When railroad-truck competition began to heat up in the early 1920s, trucks were seen as a means of getting unprofitable short-haul “less-than-carload” freight off the rails, freeing rail capacity for more profitable long-haul business. Today, shippers and truckers are increasingly shifting over-the-road freight to intermodal rail, which allows truckers to get less-profitable long-haul shipments out of their trailers. The following article from 1922 looks at rail-truck competition in the post-war (World War I) economy.
The Traffic World, Saturday, Jan. 21, 1922
THE MOTOR TRUCK has already become a necessary supplement to the railroad and will undoubtedly become more and more important to them as times go on, said Mr. [Alfred Joseph] Brosseau, president of the International Motor Co. [later Mack Trucks, edit.] and secretary of the National Automobile Chamber of Commerce, in answer to the question, “Is Highway Transportation an Aid to the Railroads?” before a meeting of the Shippers’ Conference of Greater New York, held in the rooms of the Merchants’ Association, last week. Mr. Brosseau outlined the value of the motor truck as a method of helping the railroads get rid of some of their expensive and unremunerative short haul traffic, and went so far as to predict that in the coming business revival the motor truck would be the means of saving the railroads from government ownership.
“If it saves us from government ownership of the railroads, the motor truck will again have justified itself.” — Alfred Joseph Brosseau.
Touching upon the question of taxes, the speaker said that the motor truck had paid its share and that, in the opinion of men who were supposed to be familiar with the problem, the truck ought not to be taxed any more than the freight car. He said in part:
“If you ask the question, ‘Did motor truck transportation over the highways help the railroads during the busy war years?’ I am sure the answer will be ‘Yes.’ Without the motor truck, transportation would have broken down utterly. Many industries would have been seriously embarrassed, and the country would have faced the possibility of hunger.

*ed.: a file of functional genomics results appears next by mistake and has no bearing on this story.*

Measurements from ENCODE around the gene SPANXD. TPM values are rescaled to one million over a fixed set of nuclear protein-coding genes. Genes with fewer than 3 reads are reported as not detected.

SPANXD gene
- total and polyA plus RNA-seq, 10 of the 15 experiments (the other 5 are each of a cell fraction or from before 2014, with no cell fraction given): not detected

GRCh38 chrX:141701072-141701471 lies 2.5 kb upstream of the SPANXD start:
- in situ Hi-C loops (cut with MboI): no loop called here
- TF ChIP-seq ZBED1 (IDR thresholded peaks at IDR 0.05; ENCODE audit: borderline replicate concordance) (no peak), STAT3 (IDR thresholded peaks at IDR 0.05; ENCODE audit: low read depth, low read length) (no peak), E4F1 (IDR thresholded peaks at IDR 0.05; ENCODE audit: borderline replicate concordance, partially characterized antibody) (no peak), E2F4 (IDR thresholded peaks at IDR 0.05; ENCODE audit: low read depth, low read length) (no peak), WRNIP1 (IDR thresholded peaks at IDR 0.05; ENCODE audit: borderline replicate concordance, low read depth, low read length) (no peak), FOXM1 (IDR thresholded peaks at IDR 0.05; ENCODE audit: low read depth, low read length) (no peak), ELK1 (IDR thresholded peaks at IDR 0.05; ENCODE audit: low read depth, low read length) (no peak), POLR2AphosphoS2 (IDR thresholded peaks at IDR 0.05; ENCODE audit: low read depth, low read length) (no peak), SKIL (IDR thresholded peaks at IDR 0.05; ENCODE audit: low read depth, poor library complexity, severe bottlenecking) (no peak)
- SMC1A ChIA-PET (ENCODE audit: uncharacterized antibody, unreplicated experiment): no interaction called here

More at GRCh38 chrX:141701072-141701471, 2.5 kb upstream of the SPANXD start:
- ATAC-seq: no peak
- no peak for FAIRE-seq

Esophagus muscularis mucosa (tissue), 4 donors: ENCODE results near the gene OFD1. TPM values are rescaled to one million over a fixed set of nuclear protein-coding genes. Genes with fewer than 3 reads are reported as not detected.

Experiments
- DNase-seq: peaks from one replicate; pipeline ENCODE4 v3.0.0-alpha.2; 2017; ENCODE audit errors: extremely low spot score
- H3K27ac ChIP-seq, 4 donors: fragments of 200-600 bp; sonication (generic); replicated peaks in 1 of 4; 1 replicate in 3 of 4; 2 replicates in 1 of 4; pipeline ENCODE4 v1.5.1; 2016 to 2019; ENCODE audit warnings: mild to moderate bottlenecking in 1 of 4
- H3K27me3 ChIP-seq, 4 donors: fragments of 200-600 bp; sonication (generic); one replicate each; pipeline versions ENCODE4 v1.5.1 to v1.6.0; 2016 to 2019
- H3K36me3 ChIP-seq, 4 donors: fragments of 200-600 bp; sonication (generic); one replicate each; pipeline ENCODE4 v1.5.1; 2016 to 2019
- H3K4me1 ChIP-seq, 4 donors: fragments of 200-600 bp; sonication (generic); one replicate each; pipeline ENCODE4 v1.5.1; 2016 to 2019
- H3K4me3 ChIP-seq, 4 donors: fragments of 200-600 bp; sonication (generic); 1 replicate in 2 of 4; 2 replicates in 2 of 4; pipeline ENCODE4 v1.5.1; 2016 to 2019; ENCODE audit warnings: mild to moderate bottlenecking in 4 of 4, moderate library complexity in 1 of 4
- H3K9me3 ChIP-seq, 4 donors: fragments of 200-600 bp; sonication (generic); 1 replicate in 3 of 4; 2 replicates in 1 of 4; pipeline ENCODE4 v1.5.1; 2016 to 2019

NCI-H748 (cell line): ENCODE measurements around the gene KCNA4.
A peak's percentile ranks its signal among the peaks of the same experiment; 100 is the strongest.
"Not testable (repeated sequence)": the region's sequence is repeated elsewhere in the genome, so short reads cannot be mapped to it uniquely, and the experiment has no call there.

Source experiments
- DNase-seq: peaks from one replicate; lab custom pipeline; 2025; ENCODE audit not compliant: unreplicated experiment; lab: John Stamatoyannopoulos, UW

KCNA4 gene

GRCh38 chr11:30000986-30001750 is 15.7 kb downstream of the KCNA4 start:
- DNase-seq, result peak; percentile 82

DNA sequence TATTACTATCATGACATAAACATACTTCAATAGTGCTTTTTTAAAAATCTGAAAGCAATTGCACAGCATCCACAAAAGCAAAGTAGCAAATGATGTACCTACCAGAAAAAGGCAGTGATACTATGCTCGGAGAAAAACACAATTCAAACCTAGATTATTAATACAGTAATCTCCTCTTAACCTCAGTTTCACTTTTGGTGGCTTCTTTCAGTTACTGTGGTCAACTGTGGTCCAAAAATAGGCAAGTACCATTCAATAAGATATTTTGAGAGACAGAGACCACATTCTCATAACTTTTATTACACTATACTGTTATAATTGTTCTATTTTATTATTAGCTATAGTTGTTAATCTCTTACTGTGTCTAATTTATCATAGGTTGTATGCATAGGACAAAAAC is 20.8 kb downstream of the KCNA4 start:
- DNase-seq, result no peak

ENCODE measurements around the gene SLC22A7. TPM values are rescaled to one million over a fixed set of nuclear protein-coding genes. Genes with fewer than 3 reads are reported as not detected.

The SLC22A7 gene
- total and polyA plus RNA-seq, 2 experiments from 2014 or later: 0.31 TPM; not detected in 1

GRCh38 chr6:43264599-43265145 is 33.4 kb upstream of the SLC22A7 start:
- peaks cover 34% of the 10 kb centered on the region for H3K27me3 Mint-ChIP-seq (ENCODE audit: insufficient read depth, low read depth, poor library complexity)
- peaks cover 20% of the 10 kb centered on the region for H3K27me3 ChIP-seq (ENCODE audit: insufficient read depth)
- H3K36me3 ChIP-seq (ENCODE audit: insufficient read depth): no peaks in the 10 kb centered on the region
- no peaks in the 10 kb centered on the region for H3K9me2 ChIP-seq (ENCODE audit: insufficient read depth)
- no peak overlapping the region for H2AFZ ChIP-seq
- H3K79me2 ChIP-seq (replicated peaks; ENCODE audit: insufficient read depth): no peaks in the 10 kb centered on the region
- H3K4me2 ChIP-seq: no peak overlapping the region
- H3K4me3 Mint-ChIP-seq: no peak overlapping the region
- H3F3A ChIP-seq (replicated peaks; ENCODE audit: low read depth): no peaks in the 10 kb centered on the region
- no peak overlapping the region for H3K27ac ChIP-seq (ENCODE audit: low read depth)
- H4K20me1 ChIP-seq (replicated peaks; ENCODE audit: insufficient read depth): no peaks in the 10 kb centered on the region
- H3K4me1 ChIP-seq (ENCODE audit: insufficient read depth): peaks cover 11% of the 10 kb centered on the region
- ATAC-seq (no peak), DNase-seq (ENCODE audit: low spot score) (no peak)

No one who is at all well informed regarding traffic conditions during 1917-1920 will deny this. On the contrary, they will agree that the motor truck was a great help to the railroads during this period. It goes without saying it served the public also.
As you all know, business has been poor for the last year and the railroads can now handle all the traffic that is offered. We are asked if the railroads are now helped by the motor truck. My answer is ‘yes,’ for business is going to be good in the near future, and when it is the railroads will again be unable to handle the traffic. We shall then have delayed shipments, embargoes, blockades and the truck will again save the situation for the railroads and for the public. It may also save the railroads from the fate they so narrowly escaped during the last traffic jam — permanent government ownership.
If the motor truck is eliminated now and is not available when the next boom is upon us, the railroads will fall down so hard that government ownership advocates will have an excellent argument to prove that the government should take over the railroads. If it saves us from government ownership of the railroads, the motor truck will again have justified itself.
I do not know the exact proportion of the existing terminal facilities needed to handle l.c.l [less-than-carload shipments by rail car, edit.] package freight moving less than 50 miles, but we are all sure that it is a very considerable part of the whole. It may be one-half, or one-quarter, but whatever it is, it should not be devoted to the handling of the non-profitable l.c.l package freight that can best be moved by motor trucks. And again, if the railroads were relieved of this n0n-profitable l.c.l. package freight, the terminals would then be ample to handle the long-distance freight. The railroads would not need $1,000,000,000 a year for additional terminal facilities and would have enough equipment to move all long distance freight, even during boom times. That is the answer to the question, “Is highway transport an aid to the railroads?’
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Alfred Joseph Brosseau was the president of Mack Trucks for 17 years in the 1920s and ’30s and notably said, “The forgotten man in transportation is the man who pays the freight.”